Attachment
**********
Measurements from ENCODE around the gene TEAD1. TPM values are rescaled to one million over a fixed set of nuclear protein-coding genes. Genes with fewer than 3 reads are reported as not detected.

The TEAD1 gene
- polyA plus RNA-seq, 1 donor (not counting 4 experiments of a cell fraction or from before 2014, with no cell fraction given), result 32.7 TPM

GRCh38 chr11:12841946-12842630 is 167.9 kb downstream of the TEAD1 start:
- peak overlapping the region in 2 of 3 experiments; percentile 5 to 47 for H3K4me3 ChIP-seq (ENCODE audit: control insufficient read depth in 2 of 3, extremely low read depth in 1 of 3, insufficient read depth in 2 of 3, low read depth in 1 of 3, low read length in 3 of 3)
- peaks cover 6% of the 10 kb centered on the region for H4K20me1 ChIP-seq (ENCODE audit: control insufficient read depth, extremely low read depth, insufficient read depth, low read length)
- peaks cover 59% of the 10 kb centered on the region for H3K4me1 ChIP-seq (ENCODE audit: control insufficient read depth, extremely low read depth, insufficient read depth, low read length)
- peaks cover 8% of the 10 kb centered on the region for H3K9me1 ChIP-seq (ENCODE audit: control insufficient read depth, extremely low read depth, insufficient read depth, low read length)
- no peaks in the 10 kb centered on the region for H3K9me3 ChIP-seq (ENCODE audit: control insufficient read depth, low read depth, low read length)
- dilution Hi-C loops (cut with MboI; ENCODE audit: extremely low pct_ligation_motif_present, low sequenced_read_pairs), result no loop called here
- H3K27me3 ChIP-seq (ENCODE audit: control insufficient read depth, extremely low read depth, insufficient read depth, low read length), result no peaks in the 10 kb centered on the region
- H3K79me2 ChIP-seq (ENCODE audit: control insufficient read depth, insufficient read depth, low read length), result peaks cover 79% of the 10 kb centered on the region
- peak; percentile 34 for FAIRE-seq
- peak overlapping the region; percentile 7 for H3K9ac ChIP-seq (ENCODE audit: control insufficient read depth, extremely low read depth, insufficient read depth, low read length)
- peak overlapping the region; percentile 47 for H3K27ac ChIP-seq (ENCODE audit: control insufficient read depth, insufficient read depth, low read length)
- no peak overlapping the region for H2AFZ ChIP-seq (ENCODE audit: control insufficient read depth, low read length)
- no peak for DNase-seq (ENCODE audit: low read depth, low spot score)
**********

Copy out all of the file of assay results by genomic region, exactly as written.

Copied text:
Measurements from ENCODE around the gene TEAD1. TPM values are rescaled to one million over a fixed set of nuclear protein-coding genes. Genes with fewer than 3 reads are reported as not detected.

The TEAD1 gene
- polyA plus RNA-seq, 1 donor (not counting 4 experiments of a cell fraction or from before 2014, with no cell fraction given), result 32.7 TPM

GRCh38 chr11:12841946-12842630 is 167.9 kb downstream of the TEAD1 start:
- peak overlapping the region in 2 of 3 experiments; percentile 5 to 47 for H3K4me3 ChIP-seq (ENCODE audit: control insufficient read depth in 2 of 3, extremely low read depth in 1 of 3, insufficient read depth in 2 of 3, low read depth in 1 of 3, low read length in 3 of 3)
- peaks cover 6% of the 10 kb centered on the region for H4K20me1 ChIP-seq (ENCODE audit: control insufficient read depth, extremely low read depth, insufficient read depth, low read length)
- peaks cover 59% of the 10 kb centered on the region for H3K4me1 ChIP-seq (ENCODE audit: control insufficient read depth, extremely low read depth, insufficient read depth, low read length)
- peaks cover 8% of the 10 kb centered on the region for H3K9me1 ChIP-seq (ENCODE audit: control insufficient read depth, extremely low read depth, insufficient read depth, low read length)
- no peaks in the 10 kb centered on the region for H3K9me3 ChIP-seq (ENCODE audit: control insufficient read depth, low read depth, low read length)
- dilution Hi-C loops (cut with MboI; ENCODE audit: extremely low pct_ligation_motif_present, low sequenced_read_pairs), result no loop called here
- H3K27me3 ChIP-seq (ENCODE audit: control insufficient read depth, extremely low read depth, insufficient read depth, low read length), result no peaks in the 10 kb centered on the region
- H3K79me2 ChIP-seq (ENCODE audit: control insufficient read depth, insufficient read depth, low read length), result peaks cover 79% of the 10 kb centered on the region
- peak; percentile 34 for FAIRE-seq
- peak overlapping the region; percentile 7 for H3K9ac ChIP-seq (ENCODE audit: control insufficient read depth, extremely low read depth, insufficient read depth, low read length)
- peak overlapping the region; percentile 47 for H3K27ac ChIP-seq (ENCODE audit: control insufficient read depth, insufficient read depth, low read length)
- no peak overlapping the region for H2AFZ ChIP-seq (ENCODE audit: control insufficient read depth, low read length)
- no peak for DNase-seq (ENCODE audit: low read depth, low spot score)